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or disdain, that rear their sculptured heads above the forms of those who were. How long ere I shall be with them? And will any one drop a tear on my grave, or plant a flower in the sod which covers all of me that can die? 'T is sweet to think that, when the vigorous form sinks to the parent earth, some gentle being, with soul all purity and love, will kneel on the lowly mound, and breathe devoted prayers for the soul of him whose form is mouldering beneath. . . . . A walk among the tombs' Voiceless communion with the shadowy past ! Face to face with the coffin and the shroud—the mouldering bones of the rich and the poor, the high and the low, with feeble infancy, with giant manhood and tottering age, with the conquering warrior and the timorous maiden—may well call up reflections not of earth—reflections having their spring beneath the feet, but their course in futurity. Here families, in life, perchance passion-sundered and hostile, dwell peacefully together, “each in his narrow cell for ever laid.” Here stands the monument of one whose eloquence fell like the “still, small voice” upon the ear, and wove around his spell-bound auditors a chain of wondering silence. Alas! the brilliant peroration no longer falls from the lips of Emmet, for they are lastingly joined by the seal of death. There, in its garniture of sword and shield, “and discord's dire emblazonry,” rises the monument of the searless warrior-chief, Montgomery, whose breath once fanned the flame of war, and whose path to fame was over a causeway of corpses. Further on, the ostentatious marble points out the restingplace of that eccentric and mercurial man, and talented actor, George Frederick Cooke—erected by Edmund Kean, the undisputed lord of the sock and buskin. “After life's fitful fever, he sleeps well.”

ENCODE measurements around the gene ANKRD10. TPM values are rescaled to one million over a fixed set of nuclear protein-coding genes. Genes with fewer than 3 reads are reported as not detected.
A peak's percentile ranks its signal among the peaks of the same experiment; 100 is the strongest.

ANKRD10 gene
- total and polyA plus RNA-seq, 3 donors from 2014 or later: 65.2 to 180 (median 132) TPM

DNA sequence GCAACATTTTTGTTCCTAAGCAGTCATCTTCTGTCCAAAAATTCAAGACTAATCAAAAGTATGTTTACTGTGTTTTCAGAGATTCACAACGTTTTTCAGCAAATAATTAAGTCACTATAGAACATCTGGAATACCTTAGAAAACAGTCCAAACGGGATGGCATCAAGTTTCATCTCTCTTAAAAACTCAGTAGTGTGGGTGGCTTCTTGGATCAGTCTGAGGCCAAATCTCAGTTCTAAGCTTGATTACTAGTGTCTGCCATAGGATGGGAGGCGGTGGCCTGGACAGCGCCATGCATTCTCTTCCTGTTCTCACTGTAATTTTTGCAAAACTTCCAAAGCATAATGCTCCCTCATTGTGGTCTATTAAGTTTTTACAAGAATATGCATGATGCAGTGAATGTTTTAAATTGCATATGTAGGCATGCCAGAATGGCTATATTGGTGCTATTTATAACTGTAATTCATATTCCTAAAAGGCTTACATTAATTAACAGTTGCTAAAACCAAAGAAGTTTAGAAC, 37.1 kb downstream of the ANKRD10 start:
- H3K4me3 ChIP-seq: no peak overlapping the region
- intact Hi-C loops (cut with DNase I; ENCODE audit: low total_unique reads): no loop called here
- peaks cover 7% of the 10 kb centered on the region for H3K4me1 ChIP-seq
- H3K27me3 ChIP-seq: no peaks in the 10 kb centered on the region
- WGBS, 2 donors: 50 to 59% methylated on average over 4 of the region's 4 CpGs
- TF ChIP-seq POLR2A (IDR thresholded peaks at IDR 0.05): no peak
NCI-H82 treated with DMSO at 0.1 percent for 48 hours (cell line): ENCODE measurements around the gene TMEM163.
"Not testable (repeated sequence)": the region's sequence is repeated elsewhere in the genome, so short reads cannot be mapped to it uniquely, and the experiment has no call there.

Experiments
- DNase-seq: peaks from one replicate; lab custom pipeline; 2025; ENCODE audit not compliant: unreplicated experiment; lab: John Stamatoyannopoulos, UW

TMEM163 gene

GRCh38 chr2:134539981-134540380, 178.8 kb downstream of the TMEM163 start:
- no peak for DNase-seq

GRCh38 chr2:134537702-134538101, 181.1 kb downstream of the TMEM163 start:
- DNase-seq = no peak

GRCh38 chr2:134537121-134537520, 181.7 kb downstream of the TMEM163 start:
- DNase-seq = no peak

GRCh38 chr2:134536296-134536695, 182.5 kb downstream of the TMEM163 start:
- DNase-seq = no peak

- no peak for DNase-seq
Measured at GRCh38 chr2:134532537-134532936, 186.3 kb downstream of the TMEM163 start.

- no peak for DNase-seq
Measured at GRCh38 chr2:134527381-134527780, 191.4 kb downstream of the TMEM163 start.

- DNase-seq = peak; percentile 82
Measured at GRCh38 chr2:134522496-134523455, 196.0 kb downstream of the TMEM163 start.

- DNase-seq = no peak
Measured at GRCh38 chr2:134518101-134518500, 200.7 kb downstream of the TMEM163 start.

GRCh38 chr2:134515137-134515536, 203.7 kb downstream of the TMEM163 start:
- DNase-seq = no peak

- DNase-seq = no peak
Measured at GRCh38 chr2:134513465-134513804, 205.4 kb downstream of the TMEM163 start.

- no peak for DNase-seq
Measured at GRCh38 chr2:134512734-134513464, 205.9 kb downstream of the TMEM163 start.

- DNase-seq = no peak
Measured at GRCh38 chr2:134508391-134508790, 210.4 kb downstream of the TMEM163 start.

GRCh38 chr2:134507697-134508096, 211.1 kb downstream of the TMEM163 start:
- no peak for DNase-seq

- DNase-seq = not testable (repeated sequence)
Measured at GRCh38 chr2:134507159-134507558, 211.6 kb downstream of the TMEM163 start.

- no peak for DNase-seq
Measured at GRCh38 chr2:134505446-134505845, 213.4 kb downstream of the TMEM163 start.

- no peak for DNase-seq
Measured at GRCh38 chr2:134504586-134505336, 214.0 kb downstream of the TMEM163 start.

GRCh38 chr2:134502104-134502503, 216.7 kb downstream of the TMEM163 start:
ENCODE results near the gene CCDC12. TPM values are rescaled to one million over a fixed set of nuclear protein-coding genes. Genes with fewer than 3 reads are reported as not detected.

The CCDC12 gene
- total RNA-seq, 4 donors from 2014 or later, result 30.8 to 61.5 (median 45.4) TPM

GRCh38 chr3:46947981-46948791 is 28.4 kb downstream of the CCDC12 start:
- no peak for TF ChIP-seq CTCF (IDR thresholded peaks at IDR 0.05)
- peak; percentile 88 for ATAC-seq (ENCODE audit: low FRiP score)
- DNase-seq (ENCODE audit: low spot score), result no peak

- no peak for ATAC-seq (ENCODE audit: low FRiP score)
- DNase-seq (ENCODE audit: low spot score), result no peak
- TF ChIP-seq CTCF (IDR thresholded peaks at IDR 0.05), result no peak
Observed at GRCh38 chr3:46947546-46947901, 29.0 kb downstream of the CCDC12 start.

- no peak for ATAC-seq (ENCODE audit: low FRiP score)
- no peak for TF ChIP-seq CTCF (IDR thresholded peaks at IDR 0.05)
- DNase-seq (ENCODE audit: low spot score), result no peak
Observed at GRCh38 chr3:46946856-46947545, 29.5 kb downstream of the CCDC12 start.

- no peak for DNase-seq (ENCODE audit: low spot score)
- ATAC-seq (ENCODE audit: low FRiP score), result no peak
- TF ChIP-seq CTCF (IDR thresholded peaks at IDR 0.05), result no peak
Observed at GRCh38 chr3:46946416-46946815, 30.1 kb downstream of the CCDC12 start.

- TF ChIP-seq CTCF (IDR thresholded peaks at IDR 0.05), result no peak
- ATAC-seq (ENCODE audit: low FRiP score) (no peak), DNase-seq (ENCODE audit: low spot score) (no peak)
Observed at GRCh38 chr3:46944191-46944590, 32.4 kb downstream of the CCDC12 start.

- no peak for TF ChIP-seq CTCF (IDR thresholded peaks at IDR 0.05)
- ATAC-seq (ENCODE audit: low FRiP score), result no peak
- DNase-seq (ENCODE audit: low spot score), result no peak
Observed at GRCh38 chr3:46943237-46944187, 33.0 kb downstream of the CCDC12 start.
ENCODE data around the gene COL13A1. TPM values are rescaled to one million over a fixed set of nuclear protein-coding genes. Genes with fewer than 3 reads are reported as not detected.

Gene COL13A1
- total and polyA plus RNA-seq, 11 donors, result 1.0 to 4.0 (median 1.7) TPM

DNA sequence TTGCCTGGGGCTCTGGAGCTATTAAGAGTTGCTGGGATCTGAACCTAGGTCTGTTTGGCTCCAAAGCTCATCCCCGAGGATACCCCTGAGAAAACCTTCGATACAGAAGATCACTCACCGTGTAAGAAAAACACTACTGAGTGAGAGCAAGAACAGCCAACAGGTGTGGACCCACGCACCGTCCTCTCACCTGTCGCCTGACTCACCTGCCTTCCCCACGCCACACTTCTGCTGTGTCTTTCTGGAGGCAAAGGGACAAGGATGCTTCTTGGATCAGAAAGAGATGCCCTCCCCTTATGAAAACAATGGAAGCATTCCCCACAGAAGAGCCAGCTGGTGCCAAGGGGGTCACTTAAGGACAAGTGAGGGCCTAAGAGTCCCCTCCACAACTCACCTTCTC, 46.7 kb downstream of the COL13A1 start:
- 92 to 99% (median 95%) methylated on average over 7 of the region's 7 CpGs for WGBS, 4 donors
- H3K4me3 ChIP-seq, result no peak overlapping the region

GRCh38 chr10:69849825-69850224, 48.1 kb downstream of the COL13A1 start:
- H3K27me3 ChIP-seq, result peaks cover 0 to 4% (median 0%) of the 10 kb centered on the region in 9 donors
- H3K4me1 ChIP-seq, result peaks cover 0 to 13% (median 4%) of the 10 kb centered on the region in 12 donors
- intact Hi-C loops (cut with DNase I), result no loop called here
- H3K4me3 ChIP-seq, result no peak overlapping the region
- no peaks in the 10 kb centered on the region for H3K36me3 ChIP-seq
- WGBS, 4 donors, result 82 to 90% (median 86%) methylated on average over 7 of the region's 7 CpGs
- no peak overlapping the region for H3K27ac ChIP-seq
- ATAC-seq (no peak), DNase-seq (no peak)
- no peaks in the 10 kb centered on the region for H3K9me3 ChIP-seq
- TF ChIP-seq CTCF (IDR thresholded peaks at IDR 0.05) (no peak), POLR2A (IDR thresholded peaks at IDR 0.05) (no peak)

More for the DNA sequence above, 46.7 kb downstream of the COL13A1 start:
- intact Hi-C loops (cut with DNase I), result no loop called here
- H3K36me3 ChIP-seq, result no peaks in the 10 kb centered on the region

“Oh, why should the spirit of mortal be proud 2
Like a fast-flitting meteor, a wind-driven cloud —
Like a flash of the lightning, a break of the wave—
He passes from life to his rest in the gravel -
'T is the twink of an eye, ’tis the draught of a breath,
From the blossom of health to the paleness of death —
From the gilded saloon to the bier and the shroud:
Then why should the spirit of mortal be proud 3"

Farewell, city of the dead! The setting sunbeams fade cold and palely over your spectral spires—the great-voiced organ peals a requiem for the day, as my lingering feet pass the iron portal, and mingle with the living—the present.

N II, D E S P E R A N D U M.

WHAT though the dark clouds for a moment may lower,
And pall us in saddening gloom and despair?

As the earth smileth sweeter just after the shower,
So will Hope from the storm shine more joyfully fair.

'T is the gloomiest moment that ushers the dawn,
'T is the weightiest sorrow that's nearest relief,

And the deepest despair that a mortal hath known
Hath changed in a moment the current of grief.

Then sigh not, my dearest, though Fate interpose,
And chill for a moment the pleasures of hope:

Life's cup is a mixture ; its joys and its woes
Must be drained from the foam to the death-giving drop.

Were the sky but one concave of dazzling blue,
Were the earth but one prospect of summer's deep green, -

We should sigh for the clouds where the thunderbolt flew,
We should pine in the sameness of starlight and sheen.

Ask the tar from his home on the wide-spreading ocean,
To choose 'twixt the tempest by lightning made warm,

And the dead, breathless calm, without ripple or motion
How quickly he'll covet the dangers of storm

* For the calm, though secure, brings no prospect of home :

The eyes of the loved ones are watching in vain;
Thus, thus it is ever, where'er we may roam —
'T is the tempest o'ercome makes us happy again.